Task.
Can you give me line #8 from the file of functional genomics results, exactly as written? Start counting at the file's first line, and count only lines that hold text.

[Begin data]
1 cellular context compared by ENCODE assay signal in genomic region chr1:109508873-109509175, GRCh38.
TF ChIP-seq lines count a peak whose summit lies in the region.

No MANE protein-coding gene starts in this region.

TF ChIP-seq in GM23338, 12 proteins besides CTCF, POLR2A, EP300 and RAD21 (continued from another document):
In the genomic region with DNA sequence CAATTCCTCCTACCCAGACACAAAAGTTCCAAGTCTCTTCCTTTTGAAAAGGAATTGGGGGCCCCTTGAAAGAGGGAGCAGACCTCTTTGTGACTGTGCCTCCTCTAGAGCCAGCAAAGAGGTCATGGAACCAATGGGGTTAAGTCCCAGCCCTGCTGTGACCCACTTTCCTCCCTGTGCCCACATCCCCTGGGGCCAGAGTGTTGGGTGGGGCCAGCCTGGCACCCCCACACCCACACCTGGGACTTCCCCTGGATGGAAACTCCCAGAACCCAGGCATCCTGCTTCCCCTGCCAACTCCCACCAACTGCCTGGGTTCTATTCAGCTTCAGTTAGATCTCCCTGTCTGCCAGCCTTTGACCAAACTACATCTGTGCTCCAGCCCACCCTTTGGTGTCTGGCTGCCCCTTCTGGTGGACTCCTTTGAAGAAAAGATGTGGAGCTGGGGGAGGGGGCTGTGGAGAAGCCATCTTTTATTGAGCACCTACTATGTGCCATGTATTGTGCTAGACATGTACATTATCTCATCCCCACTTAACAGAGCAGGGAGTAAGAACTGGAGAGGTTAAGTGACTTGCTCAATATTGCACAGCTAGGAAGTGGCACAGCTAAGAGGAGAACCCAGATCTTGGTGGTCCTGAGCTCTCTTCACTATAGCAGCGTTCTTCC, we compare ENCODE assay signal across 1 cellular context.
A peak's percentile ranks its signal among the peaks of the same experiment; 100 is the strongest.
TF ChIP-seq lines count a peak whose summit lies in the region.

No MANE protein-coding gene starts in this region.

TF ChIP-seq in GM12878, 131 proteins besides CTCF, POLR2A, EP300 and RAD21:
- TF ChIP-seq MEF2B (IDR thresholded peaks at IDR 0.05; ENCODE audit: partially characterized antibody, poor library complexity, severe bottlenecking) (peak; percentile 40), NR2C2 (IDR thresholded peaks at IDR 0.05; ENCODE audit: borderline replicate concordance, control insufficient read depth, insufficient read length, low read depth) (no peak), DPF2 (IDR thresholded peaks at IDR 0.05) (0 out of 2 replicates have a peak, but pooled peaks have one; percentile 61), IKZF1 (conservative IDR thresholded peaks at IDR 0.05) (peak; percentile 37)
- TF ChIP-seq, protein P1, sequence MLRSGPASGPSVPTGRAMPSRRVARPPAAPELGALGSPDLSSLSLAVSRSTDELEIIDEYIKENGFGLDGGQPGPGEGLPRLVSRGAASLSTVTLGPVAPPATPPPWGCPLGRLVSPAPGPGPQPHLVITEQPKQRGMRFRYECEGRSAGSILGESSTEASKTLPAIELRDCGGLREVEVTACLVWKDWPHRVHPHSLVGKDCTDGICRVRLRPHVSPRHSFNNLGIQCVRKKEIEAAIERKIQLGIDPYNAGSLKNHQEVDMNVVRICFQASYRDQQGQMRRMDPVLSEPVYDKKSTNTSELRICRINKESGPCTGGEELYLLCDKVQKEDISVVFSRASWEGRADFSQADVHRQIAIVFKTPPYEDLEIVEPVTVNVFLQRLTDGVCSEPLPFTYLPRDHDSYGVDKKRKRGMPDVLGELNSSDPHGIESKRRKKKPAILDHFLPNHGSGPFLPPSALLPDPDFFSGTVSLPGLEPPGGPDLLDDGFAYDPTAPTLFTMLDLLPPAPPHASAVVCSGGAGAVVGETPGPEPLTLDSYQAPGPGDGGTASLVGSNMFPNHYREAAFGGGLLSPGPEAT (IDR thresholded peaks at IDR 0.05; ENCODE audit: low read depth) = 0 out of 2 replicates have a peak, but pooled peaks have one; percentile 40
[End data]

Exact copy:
No MANE protein-coding gene starts in this region.